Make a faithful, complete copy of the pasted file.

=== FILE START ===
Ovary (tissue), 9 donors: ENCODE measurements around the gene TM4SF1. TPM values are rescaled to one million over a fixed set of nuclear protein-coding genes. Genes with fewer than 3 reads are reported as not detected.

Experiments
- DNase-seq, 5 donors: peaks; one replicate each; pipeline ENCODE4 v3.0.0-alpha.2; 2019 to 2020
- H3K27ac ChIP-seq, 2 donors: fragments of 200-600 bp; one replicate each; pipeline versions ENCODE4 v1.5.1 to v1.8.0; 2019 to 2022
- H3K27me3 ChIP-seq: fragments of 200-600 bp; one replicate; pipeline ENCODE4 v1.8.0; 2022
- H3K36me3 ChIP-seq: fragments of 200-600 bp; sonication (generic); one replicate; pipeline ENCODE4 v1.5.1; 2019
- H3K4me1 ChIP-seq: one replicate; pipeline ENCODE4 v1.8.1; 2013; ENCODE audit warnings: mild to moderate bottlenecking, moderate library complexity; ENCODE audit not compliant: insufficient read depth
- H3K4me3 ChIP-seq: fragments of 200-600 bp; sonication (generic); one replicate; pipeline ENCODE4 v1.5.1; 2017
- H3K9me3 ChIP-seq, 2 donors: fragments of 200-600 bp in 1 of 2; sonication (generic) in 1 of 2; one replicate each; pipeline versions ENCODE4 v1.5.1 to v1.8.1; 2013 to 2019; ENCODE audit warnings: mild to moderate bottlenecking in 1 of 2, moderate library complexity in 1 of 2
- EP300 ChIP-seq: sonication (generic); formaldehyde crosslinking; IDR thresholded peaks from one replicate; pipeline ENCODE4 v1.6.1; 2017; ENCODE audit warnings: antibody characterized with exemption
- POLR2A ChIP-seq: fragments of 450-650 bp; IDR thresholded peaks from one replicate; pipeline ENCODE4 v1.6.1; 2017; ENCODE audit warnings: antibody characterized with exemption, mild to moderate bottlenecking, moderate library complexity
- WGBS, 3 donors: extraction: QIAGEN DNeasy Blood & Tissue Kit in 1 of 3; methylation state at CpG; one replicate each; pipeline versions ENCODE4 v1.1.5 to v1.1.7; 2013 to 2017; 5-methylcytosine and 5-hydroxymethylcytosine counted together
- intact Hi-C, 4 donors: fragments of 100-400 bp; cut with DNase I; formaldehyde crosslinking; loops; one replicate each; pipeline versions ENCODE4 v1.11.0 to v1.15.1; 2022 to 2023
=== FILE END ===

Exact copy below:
Ovary (tissue), 9 donors: ENCODE measurements around the gene TM4SF1. TPM values are rescaled to one million over a fixed set of nuclear protein-coding genes. Genes with fewer than 3 reads are reported as not detected.

Experiments
- DNase-seq, 5 donors: peaks; one replicate each; pipeline ENCODE4 v3.0.0-alpha.2; 2019 to 2020
- H3K27ac ChIP-seq, 2 donors: fragments of 200-600 bp; one replicate each; pipeline versions ENCODE4 v1.5.1 to v1.8.0; 2019 to 2022
- H3K27me3 ChIP-seq: fragments of 200-600 bp; one replicate; pipeline ENCODE4 v1.8.0; 2022
- H3K36me3 ChIP-seq: fragments of 200-600 bp; sonication (generic); one replicate; pipeline ENCODE4 v1.5.1; 2019
- H3K4me1 ChIP-seq: one replicate; pipeline ENCODE4 v1.8.1; 2013; ENCODE audit warnings: mild to moderate bottlenecking, moderate library complexity; ENCODE audit not compliant: insufficient read depth
- H3K4me3 ChIP-seq: fragments of 200-600 bp; sonication (generic); one replicate; pipeline ENCODE4 v1.5.1; 2017
- H3K9me3 ChIP-seq, 2 donors: fragments of 200-600 bp in 1 of 2; sonication (generic) in 1 of 2; one replicate each; pipeline versions ENCODE4 v1.5.1 to v1.8.1; 2013 to 2019; ENCODE audit warnings: mild to moderate bottlenecking in 1 of 2, moderate library complexity in 1 of 2
- EP300 ChIP-seq: sonication (generic); formaldehyde crosslinking; IDR thresholded peaks from one replicate; pipeline ENCODE4 v1.6.1; 2017; ENCODE audit warnings: antibody characterized with exemption
- POLR2A ChIP-seq: fragments of 450-650 bp; IDR thresholded peaks from one replicate; pipeline ENCODE4 v1.6.1; 2017; ENCODE audit warnings: antibody characterized with exemption, mild to moderate bottlenecking, moderate library complexity
- WGBS, 3 donors: extraction: QIAGEN DNeasy Blood & Tissue Kit in 1 of 3; methylation state at CpG; one replicate each; pipeline versions ENCODE4 v1.1.5 to v1.1.7; 2013 to 2017; 5-methylcytosine and 5-hydroxymethylcytosine counted together
- intact Hi-C, 4 donors: fragments of 100-400 bp; cut with DNase I; formaldehyde crosslinking; loops; one replicate each; pipeline versions ENCODE4 v1.11.0 to v1.15.1; 2022 to 2023